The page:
Pete Tosiello eats Raising Cane’s every day.
Le$’s new tape Midnight Club is a 37-minute vacation. Houston rap can largely be summarized by a dichotomy between the subterranean and the celestial. At one pole exists the profane: slabs, syrup, four-cornered rooms ablaze with candles. Floating somewhere above the opposite pole is the escapist: astronauts and Astrodomes, smooth, unhurried journeys on elliptical orbits and interstates. The two are not, of course, mutually exclusive—the best Houston rap blurs sacred with mundane, heroes with villains, the quick with the dead—evoking each with a shared set of referents. To access the Houston of UGK, Scarface, or Z-Ro is to withdraw from temporal continuity, Skylarks indistinct from Skylabs.
As such, Midnight Club vacates Earth without ever leaving Southeast Texas. Its calm is its defining quality, but lethargy is inevident. There is no menace, although menace is hardly foreign to this atmosphere, its absence a conscientious, precarious feat. There may be hostile lifeforms at our eventual destination, but we don’t touch down for a while anyway.
Le$’s antecedents are abundant but cloudy when projected in relief. Currensy—ahem, Curren$y—is the most immediate, his Jet Life separated by at least an ozone layer from Le$’s. Midnight Club’s choruses are reliably constructed with chopped vocals from 2Pac, 8Ball, Biggie, Nas, and Le$ himself. The resultant aspect is vaguely reminiscent of Big K.R.I.T., whose influence might be more readily accepted if his career hadn’t been ended by a tweet, or whatever.
DJ Mr. Rogers, the architect of the affair, crafts a gateway into hypnosis rooted in touchstones. There is a luscious “Redbone” sample, a trusty “Summer Madness” interpolation (fun fact: every rap song that samples “Summer Madness” is good). The meat of the record is founded upon oceanic washes of 808 drums which slither through stereo. “The Mindst8” is pure yacht rap, more Men At Work than Rick Ross. “In the Whataburger Drive Thru” does its fantastic title justice and then some. “Bimmers X Jeeps,” featuring the tape’s sole guest verse from Domo Genesis, reminds me chiefly of E.S.G.’s Sailin’ da South, perhaps Houston’s premier intergalactic slow burn.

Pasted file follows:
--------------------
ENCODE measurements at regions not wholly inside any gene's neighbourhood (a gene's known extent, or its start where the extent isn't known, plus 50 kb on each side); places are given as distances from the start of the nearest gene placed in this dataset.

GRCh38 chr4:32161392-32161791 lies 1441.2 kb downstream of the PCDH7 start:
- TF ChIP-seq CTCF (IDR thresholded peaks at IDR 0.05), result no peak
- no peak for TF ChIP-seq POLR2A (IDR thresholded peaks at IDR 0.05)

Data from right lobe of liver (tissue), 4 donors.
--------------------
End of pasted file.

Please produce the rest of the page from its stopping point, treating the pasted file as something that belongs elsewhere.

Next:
Le$’s 2016 effort, Olde English was epic in flavor, a feat of dramatic writing and mood shifts (not to mention the chopped version Chope English, a commensurate delight). Midnight Club finds Le$ relishing the cruise control. If he’s rarely the best rapper in the room—not particularly quotable, his lyricism more or less what you’d expect a recovering 32-year-old Boss Hogg Outlaw’s to sound like—he’s a consummate professional.
That sounds like a backhanded compliment, but I don’t mean it that way; I’d much rather listen to the best music than the best musician. Le$’s rhyme patterns are more complex than they sound, nary a syllable out of place, and his comfort in the structure of hooks and bridges evinces real pop instincts. The effortless narratives of Midnight Club are essentially static, relayed in a flossy, inward-facing first-person, as if Le$ need reassure himself of his own flyness.
2017 has already produced a treasure trove of late-career triumphs from Houston mainstays including Killa Kyleon, DeLorean, Devin the Dude, Slim Thug, and Z-Ro. Among these Midnight Club stands tall but doesn’t quite stand out, an endlessly accomplished, focused record that won’t engender hot takes, help listeners embrace their otherness, or spawn particularly strong feelings in any direction. It’s brilliantly engineered, has a great cover and title, and two collaborators making good on their vision with lockstep execution.
Last week I flew to Texas for the first time in my 26 years. A three-hour delay on the La Guardia tarmac cut my one-night maiden voyage to about sixteen hours. We took flight under the cover of darkness; Ezekiel Elliott was sitting in first class. Upon touching down I was met at ground transportation by a friendly Uber driver, benevolent vassal to a technocracy crumbling under its own corruption. Gliding across the tumbleweed blacktop, the early morning plains were interspersed every few miles by the beckoning lights of Whataburgers, where I’ve still never eaten.